How to Locate a Will of a Deceased Person

By Anna Assad

You must find the will of a deceased person to start probate -- the legal proceedings used to settle a person's final affairs and divide his estate. Ideally, the testator should always provide a copy of the will to his named executor, but if this wasn't done, you may need to be creative in where you start looking.

Step 1

Contact the deceased person's attorney. The attorney may have the original will for safekeeping or know if another attorney, such as an estate attorney who drafted the will for the deceased, does. Look through the deceased person's financial records and documents if you're unsure who her attorney was. Cashed checks or legal papers may identify her attorney.

Step 2

Talk to the deceased person's close family members and friends. Although they might not know where the will is, they may be able to identify places the deceased stored important documents. Check any suggested places.

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Step 3

Check around the deceased's home for a safe deposit box key. Keys vary in shape and color but typically don't have grooves. Contact the banks the deceased did business with if you find a key to see if he had a box. File a petition in the local probate court for an order to open the box.

Step 4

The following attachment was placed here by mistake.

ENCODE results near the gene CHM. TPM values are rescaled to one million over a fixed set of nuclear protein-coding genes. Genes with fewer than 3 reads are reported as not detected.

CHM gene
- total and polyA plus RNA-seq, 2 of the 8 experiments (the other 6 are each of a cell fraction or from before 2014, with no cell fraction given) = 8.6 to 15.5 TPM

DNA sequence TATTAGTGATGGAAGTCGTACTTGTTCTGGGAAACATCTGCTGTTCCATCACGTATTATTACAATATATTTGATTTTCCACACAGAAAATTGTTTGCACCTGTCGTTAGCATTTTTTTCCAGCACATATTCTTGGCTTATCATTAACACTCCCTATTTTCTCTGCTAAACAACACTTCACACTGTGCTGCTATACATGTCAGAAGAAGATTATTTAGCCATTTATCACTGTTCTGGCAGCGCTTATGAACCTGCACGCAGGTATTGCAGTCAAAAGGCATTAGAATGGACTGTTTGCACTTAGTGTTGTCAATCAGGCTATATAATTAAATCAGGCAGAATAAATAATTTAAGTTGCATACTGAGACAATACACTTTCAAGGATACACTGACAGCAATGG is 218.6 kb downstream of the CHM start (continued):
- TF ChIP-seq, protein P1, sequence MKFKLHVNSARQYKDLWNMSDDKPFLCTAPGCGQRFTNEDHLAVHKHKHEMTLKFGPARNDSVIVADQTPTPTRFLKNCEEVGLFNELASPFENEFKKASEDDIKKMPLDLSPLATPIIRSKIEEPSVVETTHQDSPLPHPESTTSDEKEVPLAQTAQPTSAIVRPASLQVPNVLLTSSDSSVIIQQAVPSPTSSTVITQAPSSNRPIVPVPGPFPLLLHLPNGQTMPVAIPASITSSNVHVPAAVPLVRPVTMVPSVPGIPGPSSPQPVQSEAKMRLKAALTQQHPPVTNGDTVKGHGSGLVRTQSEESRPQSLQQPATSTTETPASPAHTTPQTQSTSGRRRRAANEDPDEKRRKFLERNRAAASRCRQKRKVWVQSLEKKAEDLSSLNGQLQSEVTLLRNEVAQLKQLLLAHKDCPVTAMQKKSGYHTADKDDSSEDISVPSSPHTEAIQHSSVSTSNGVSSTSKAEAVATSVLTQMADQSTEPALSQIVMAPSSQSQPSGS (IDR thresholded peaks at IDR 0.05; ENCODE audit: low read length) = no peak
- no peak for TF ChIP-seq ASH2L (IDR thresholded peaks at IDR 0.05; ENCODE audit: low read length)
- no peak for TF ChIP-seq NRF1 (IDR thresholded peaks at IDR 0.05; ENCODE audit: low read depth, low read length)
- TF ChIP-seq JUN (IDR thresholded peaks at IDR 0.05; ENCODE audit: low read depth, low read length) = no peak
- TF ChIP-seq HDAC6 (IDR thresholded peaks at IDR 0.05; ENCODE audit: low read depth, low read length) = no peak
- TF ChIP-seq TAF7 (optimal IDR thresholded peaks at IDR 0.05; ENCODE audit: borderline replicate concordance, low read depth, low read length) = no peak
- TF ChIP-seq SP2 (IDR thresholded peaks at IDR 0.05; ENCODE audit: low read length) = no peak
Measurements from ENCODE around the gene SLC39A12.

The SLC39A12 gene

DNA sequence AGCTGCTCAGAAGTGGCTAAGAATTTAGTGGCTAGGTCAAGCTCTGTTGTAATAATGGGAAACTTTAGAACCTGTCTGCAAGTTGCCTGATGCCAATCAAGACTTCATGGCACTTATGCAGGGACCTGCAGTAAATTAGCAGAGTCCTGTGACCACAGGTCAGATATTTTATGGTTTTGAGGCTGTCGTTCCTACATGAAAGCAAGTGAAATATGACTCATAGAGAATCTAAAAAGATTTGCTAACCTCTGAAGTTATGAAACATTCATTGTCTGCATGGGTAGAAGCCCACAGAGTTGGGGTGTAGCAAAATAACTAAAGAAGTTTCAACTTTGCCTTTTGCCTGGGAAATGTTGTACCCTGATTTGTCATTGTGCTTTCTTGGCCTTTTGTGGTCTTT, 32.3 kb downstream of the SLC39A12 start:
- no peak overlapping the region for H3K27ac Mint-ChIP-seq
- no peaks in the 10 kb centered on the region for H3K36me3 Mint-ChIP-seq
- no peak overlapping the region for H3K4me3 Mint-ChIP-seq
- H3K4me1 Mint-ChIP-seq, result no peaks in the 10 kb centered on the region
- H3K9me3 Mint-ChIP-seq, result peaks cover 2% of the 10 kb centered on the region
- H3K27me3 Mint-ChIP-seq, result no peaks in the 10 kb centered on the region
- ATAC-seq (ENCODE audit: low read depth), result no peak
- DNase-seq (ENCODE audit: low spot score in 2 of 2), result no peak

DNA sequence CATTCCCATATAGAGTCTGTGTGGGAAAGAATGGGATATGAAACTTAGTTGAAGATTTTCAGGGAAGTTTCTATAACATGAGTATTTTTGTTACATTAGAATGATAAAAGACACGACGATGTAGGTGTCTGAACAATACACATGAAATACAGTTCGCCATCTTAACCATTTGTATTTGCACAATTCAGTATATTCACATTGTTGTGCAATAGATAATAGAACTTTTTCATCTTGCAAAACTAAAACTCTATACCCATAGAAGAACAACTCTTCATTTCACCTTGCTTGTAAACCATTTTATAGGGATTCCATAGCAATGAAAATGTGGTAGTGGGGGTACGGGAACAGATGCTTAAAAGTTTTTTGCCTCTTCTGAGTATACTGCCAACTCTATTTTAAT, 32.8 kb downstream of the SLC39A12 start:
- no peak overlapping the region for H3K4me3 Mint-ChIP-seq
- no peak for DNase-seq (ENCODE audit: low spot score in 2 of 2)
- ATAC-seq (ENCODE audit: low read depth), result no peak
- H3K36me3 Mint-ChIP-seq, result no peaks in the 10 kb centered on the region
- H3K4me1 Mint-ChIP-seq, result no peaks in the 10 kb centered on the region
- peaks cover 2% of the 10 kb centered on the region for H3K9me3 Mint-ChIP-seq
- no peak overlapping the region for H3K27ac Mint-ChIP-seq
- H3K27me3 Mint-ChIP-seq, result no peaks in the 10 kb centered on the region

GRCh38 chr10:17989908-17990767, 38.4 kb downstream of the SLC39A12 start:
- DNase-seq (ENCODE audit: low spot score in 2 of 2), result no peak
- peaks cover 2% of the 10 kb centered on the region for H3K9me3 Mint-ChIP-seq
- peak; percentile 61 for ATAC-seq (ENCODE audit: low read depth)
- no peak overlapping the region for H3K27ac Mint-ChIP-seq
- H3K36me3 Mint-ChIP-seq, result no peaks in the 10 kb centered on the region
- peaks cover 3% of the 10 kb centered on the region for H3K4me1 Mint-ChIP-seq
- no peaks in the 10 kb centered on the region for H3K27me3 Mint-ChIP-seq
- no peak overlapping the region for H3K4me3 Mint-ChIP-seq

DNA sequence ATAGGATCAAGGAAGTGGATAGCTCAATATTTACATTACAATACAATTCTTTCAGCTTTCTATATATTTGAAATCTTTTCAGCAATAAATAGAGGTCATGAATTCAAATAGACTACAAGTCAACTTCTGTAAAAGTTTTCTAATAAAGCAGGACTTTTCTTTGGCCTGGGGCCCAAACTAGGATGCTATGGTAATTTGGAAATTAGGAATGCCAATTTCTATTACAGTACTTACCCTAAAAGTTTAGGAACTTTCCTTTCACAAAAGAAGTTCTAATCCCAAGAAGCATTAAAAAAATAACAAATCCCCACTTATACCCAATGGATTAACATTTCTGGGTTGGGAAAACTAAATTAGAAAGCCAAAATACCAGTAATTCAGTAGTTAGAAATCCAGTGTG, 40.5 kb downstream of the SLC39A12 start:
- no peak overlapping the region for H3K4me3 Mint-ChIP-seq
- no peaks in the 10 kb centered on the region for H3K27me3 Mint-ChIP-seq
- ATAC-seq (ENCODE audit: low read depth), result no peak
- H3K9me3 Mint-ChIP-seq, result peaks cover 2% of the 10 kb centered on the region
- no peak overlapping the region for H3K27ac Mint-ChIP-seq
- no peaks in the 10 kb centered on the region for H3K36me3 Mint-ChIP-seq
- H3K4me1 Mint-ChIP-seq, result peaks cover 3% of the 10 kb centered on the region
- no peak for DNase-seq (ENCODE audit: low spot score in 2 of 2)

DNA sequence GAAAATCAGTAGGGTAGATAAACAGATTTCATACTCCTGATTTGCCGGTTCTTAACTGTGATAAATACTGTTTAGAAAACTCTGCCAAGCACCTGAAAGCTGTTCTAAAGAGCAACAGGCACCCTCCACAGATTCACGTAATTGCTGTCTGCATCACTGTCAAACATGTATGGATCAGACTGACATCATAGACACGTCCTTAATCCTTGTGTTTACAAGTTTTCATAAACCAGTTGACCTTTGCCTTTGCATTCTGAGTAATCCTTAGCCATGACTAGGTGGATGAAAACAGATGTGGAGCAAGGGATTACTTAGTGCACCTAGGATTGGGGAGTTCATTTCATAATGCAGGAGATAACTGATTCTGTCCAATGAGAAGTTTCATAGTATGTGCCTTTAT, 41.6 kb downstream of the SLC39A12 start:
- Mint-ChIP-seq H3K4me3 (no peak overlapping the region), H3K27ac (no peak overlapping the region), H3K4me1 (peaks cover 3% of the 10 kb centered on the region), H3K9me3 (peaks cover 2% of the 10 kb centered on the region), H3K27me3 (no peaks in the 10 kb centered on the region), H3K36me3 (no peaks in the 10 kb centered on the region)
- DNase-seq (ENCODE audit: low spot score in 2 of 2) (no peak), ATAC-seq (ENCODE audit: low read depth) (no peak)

Visit the surrogate or probate court of all counties the deceased person owned real estate in and previously lived in. Ask the clerk to check if a will was filed by the deceased person for safekeeping.

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Can an Executor Endorse the Deceased's Check?


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What Is an Executor Deed?

An executor’s deed is used to transfer real property from the estate of a deceased person to an heir pursuant to the terms of a will. It is similar to an administrative deed, which is used when a person dies without a will. The executor of an estate is the person appointed in the will to marshal the deceased's assets, determine what debts and liabilities need to be paid out of estate funds and ultimately distribute the assets to designated heirs or beneficiaries.

What Is the Meaning of "Executor of an Estate"?

An executor is a person who manages the estate of the deceased, known as the decedent. Also called a personal representative, the executor is typically named in a will. A judge chooses and appoints an estate administrator if a decedent dies intestate, or without a will, or does not name an executor in his will. An estate administrator basically has duties and powers equivalent to an executor. Each state has individual laws regarding estates and executorships.

Can the Executor of a Will Spend the Money Any Way He Wants?

When someone dies and leaves a will, the will instructs how the deceased's property should be distributed. Likely, it will name the individual responsible for managing the estate, the estate’s personal representative, or executor. The executor has a duty to prudently manage the estate so that debts are paid and each beneficiary receives his due distribution.

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